Have you ever been trapped in a conversation with someone who is trying to one up you with the struggles of their life?
You know, you have been battling a cold for 3 weeks; theirs lasted for 5. You just found out your partner has been having an affair; their partner did it to them 3 times ~ each time with their best friend or sister.
Perhaps, you found yourself sharing a trying time with someone. You’ve had it rough for a while now and you were just hoping to unload a little bit and feel a sense of comfort.
No sooner do you begin to speak when your friend starts talking about how it was for them when they went through the same thing 15 years ago. You know deep down inside that your friend’s intentions are good ~ they want you to know that they can relate. They understand where you are coming from. You tell yourself this to get past the little bit of irritation that is beginning to brew in your belly.
When your friend goes a step further and starts describing in detail how much worse their experience was than what’s going on for you, you’re about ready to lose your cool, but you bite your tongue.
Tit for Tat
In utter frustration now, you begin to play the same game. Before you know it, you have given one example after another of why your challenges are so much more difficult and horrible than what your friend is describing.
Suddenly, you realize that you have fallen down a rabbit hole ~ the slippery slope ~ of fighting for your suffering.
I have caught myself in those moments more times than I like to admit ~ on both sides of the fence to be honest.
What is it that makes us so intent on proving that our suffering has been worse than anything anyone else has experienced? What makes us so intent on holding on to the stuff that hurts, just embedding that much more deeply into our hearts?
Maybe, it has something to do with our ability to embrace it inside our own hearts. Who really needs to witness our pain? Could it be that it’s more important that I observe my own pain than it is to receive validation from someone else?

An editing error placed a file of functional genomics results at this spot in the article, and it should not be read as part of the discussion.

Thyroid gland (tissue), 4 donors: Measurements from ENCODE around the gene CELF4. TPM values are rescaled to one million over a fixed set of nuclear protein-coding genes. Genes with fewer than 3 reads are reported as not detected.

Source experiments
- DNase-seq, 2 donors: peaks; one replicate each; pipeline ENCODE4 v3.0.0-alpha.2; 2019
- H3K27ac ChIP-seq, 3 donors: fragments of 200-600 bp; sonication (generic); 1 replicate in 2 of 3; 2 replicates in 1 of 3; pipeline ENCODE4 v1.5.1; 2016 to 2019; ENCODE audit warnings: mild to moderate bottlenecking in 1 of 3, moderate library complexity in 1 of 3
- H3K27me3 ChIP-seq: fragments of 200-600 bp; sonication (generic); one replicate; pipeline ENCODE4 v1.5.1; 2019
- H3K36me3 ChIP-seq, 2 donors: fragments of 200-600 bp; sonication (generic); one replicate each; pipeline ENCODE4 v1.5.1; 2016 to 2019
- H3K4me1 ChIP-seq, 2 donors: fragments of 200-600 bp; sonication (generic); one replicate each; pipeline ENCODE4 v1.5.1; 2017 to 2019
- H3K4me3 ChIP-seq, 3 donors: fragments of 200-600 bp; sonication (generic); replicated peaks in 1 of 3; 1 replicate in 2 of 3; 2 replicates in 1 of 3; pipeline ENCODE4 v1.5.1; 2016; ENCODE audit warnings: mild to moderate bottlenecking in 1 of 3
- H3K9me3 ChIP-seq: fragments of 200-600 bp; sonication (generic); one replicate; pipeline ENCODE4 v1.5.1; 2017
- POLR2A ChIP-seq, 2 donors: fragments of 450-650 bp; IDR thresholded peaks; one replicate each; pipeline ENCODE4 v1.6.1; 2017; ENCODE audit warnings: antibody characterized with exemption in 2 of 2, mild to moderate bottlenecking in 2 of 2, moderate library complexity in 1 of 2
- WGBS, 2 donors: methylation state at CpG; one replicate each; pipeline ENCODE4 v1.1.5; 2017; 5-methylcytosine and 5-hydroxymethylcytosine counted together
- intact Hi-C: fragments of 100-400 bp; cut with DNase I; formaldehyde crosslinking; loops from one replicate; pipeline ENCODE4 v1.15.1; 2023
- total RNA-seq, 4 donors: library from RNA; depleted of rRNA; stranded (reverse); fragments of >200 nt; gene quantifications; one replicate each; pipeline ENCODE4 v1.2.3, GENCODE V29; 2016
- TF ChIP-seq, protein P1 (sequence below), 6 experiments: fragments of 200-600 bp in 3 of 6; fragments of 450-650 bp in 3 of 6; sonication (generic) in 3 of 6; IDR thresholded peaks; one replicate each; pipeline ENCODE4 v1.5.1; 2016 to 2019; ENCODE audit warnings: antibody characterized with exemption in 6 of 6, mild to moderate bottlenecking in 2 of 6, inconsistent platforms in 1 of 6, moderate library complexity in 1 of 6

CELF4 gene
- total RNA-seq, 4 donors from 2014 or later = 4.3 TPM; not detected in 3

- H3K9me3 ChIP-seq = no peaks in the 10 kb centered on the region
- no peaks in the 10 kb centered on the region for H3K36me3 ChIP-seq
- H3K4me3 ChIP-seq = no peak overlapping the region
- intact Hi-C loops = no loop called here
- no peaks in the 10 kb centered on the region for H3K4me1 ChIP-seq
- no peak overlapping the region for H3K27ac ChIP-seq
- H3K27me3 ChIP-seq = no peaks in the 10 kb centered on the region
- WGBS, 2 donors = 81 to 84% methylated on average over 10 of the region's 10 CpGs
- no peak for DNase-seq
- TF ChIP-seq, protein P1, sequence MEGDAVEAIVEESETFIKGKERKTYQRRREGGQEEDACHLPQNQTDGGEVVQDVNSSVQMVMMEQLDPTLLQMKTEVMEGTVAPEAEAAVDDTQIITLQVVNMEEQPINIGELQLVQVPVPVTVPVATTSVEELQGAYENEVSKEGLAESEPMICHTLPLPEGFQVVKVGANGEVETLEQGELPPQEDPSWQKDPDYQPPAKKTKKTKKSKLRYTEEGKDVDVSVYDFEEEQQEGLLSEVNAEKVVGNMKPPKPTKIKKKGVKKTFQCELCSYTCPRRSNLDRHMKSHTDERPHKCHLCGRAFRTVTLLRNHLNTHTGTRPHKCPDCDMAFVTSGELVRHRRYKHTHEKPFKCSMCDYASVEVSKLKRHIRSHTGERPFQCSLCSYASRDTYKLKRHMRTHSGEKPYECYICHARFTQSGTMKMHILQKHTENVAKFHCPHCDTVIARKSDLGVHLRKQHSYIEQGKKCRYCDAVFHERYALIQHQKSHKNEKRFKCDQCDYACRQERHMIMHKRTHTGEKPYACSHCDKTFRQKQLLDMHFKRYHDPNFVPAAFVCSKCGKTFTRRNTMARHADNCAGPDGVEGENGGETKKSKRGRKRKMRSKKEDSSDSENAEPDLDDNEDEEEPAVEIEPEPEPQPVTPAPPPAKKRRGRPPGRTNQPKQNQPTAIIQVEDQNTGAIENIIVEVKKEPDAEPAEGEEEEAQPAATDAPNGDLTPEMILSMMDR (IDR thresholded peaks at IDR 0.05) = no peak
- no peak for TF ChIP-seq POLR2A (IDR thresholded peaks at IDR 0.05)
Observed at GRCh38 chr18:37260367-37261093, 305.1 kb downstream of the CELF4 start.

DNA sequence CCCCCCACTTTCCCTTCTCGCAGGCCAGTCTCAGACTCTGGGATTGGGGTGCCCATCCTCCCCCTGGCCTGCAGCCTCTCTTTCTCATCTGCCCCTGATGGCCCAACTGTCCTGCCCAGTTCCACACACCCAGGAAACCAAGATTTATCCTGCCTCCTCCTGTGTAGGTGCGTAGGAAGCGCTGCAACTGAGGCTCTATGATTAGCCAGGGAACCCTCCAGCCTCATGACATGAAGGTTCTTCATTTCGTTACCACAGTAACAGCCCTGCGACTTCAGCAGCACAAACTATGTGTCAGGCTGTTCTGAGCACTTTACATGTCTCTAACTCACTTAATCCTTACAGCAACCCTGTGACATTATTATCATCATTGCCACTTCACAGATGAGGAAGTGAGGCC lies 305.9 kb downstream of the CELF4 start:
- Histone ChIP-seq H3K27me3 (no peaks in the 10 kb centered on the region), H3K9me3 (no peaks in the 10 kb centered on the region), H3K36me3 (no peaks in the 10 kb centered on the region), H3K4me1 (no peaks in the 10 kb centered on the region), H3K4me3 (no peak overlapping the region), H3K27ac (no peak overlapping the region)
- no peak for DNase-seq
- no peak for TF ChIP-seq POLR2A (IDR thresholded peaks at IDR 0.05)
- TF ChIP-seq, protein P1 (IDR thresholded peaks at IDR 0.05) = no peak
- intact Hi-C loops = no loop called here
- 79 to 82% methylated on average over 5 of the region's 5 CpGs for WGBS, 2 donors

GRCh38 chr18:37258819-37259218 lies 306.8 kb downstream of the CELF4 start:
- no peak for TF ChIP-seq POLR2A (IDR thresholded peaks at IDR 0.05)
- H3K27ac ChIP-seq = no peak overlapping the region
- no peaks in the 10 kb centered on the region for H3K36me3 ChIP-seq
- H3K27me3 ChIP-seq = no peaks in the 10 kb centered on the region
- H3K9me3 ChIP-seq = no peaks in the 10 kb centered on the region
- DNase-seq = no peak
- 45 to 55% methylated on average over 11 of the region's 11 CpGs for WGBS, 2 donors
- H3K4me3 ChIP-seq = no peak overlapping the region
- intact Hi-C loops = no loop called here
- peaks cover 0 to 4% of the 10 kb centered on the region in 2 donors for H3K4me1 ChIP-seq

I have found myself in a similar scenario when it comes to identifying with my “shortcomings.” Someone offers me a compliment and I begin listing all the reasons why it isn’t true. I find ways to minimize their observation. I do my best not to embrace whatever amazing quality they have just acknowledged. I downplay it ~ ascribe it to something or someone else ~ and in a multitude of ways I dishonor the gift that they just bestowed on me.
Would it really hurt to just say, “thank you?” And then sit quietly with the gift and take it in.
What if we could cling just as tightly to the possibility of our greatness and the potential for wonderful and joyful things happening for us? I bet that life would feel so much more peaceful.
Could it be that we reject ownership of our greatness because we know our acceptance of our gifts means we will be called upon to use them ~ and that scares us to death.
Comparison Kills Community
At this time in our world, like any other time that involves struggle and suffering, there can be a desire to compare our situation to others in order to feel better. But, have you ever noticed that no matter how much worse it may seem to be for someone else, at the end of the day, you are still the only one who can walk the difficult path before you.
When we fight to validate our suffering ~ or others’ suffering ~ we run the risk of becoming identified with it. This is a debilitating energetic force in our lives, robbing us of our capacity to hold a larger vision of the possibilities.
Comparison often leads to disunity and disconnection. Compassion and empathy for self and others creates a greater opportunity for connection and community. Focus on the capacity we hold for growth, learning, and healing offers a spirit of encouragement and optimism that can bolster us in the difficult times without minimizing our own personal experience and that of other people.
Let’s stop trying to get the corner on the suffering and shortcomings market. This is not a competition that we want to win. And the perceived rewards are fool’s gold. Suffering and struggling for attention, sympathy, and importance all lead down the path of drama. That’s an exhausting road to travel that leaves us depleted, bitter and hopeless.
We can acknowledge and embrace the pain and difficulty that life offers without making it our story and we can likewise, transcend it without minimizing or bypassing its impact. It’s a delicate balance ~ but isn’t that the nature of this human experience?
Another instalment in the Conscious Service Series for Helping Professionals and Personal Caregivers.